Belfast Telegraph

We need new ways to deal with Troubles cases - there is too much emphasis on State involvement, says Villiers

By Rebecca Black

Current structures for dealing with the past focus "disproportionately" on cases where the State is alleged to have been involved, the Secretary of State will say today.

Theresa Villiers is to give a key speech on dealing with the past this morning at the Ulster University in Belfast.

She is expected to pledge support for finally setting up new structures proposed in the Stormont House Agreement to deal with the legacy of the Troubles because current structures are "not working as they should".

Those legacy bodies include a Historical Investigations Unit (HIU) to probe outstanding Troubles-related deaths.

Since the dissolution of the Historical Enquiries Team last year, the burden of dealing with the past has fallen on the PSNI, Police Ombudsman and Coroner's Office.

Ms Villiers will tell the event, hosted by the School of Criminology, Politics and Social policy, that issues from Northern Ireland's troubled past have a continuing capacity to disrupt hard-won political progress.

"There is a pressing need to make progress, because it is clear that the current structures for dealing with legacy cases are not working as they should," she will say. "They are not working for victims and survivors, they currently focus disproportionately on cases where the State was involved or alleged to be involved, leaving families in other cases feeling overlooked and disregarded.

"And the legal aid bill continues to grow, diverting resources which could be used for policing the present rather than the past."

Ms Villiers will also address angry claims that the Government is not disclosing certain documents. "The PSNI holds over nine million documents relating to the Troubles, and they and the MoD have between them disclosed thousands of documents through inquests and other legal processes," she will say.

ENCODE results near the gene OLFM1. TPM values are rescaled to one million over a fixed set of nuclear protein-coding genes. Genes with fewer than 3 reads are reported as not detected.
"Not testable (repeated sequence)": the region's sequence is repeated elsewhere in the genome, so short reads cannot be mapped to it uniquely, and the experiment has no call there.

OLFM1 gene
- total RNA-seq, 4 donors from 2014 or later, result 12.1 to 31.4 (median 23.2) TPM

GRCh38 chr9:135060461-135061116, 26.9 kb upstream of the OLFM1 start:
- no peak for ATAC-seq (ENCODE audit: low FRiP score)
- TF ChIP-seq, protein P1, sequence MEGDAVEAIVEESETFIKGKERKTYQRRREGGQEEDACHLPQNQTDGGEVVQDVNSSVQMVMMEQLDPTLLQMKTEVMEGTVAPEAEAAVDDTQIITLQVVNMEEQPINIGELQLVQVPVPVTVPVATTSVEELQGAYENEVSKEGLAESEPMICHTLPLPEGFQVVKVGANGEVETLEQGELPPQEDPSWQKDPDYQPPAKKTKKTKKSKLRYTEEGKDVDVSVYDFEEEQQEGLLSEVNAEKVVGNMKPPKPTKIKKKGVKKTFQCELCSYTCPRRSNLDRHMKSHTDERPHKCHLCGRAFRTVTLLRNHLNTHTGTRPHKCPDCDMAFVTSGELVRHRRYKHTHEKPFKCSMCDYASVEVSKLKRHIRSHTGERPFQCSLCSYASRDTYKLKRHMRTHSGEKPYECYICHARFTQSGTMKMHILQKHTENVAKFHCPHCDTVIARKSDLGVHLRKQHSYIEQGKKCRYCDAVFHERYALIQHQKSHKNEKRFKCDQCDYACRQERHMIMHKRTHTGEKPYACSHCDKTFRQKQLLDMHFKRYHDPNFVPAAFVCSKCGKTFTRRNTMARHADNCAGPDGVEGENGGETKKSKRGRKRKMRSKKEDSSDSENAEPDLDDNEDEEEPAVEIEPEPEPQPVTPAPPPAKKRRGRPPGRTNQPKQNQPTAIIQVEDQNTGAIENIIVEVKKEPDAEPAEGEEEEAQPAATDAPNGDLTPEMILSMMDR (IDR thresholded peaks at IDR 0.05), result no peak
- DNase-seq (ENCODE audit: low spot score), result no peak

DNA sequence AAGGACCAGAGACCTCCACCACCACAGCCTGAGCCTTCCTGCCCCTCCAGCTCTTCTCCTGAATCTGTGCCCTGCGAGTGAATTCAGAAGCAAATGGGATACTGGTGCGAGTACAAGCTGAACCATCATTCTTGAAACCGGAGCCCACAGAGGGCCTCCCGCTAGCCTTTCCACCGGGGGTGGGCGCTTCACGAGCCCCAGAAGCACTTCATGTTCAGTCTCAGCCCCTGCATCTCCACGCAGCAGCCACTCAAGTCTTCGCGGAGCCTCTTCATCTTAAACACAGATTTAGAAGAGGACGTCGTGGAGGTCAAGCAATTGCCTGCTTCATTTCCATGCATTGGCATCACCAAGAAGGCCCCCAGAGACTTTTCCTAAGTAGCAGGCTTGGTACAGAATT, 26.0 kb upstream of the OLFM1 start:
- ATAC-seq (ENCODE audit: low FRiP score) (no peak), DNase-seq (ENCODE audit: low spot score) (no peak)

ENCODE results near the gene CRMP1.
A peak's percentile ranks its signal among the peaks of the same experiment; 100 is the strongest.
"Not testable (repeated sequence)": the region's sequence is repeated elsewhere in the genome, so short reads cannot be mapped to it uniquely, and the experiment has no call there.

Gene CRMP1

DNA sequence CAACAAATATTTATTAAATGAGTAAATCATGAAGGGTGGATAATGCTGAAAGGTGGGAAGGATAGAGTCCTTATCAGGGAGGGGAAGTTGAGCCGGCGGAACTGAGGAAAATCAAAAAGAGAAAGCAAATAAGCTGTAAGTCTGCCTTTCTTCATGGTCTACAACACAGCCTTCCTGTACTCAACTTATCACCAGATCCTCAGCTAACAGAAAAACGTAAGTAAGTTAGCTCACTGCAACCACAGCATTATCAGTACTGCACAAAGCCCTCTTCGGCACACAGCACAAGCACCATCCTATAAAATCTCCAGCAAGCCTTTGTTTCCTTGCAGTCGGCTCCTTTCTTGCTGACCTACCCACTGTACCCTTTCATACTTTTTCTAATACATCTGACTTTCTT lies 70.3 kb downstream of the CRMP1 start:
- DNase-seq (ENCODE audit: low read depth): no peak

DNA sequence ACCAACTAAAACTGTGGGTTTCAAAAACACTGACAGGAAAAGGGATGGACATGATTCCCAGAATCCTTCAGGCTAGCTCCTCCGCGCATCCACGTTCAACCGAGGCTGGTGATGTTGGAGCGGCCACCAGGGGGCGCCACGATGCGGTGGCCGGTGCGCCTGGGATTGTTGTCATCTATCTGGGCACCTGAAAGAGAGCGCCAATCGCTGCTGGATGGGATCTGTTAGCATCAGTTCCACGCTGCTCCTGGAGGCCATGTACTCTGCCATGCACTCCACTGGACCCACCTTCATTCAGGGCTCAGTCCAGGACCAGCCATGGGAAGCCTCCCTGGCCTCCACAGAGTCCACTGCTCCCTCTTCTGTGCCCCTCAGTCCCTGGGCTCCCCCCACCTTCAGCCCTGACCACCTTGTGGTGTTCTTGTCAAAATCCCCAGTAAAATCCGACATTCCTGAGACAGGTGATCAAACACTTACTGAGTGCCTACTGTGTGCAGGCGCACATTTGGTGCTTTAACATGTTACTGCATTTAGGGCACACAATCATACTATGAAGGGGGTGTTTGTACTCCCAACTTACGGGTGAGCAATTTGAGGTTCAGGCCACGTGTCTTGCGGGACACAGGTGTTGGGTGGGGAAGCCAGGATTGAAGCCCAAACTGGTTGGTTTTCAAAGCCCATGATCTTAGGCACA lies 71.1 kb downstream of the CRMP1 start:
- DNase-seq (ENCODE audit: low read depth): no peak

"It's a simple fact that the current system was never designed to cope with a large number of highly complex and sometimes linked cases involving very sensitive information.

"We agreed that the Government and its agencies would give full disclosure of all relevant documents to the HIU without any redactions."

Ms Villiers will also say the Government is prepared to seriously consider releasing Stormont House Agreement legacy funding to support the backlogged inquest system.

However, she will add that even if the problems with inquests are tackled, additional mechanisms are needed.

"We are committed to establishing the legacy bodies set out in the Stormont House Agreement: the HIU, the Independent Commission on Information Retrieval and the Implementation and Reconciliation Group, along with the Oral History Archive and the historical timeline project," Ms Villiers will tell the event.

"They also come with an additional £150m of funding from the UK Government, just one part of the financial packages supporting the Stormont House and Fresh Start Agreements which give the Executive around £2.5bn in extra spending power to reflect the unique circumstances faced by Northern Ireland."

Ms Villiers is set to re-affirm the Government's determination to work with victims' groups, the Stormont parties and the Irish government on finding a way forward.

She will flesh out details about the HIU and rule out any future amnesties.

"We have listened very carefully to those who fear that any new bodies will have a disproportionate focus on the State and the security forces, and others who fear they might not be independent enough," she will say.

"So we would write into legislation in the clearest terms the requirement that these bodies are under an obligation to carry out their functions in ways that are fair, equitable, balanced, proportionate and transparent.

"We have sought to remove the politics from sensitive appointments; for example the director of the HIU.

"And, crucially, any legislation we bring forward will make absolutely clear that there will be no amnesties or immunity from prosecution. This Government believes in the rule of law, and we will not countenance amnesties."

Belfast Telegraph


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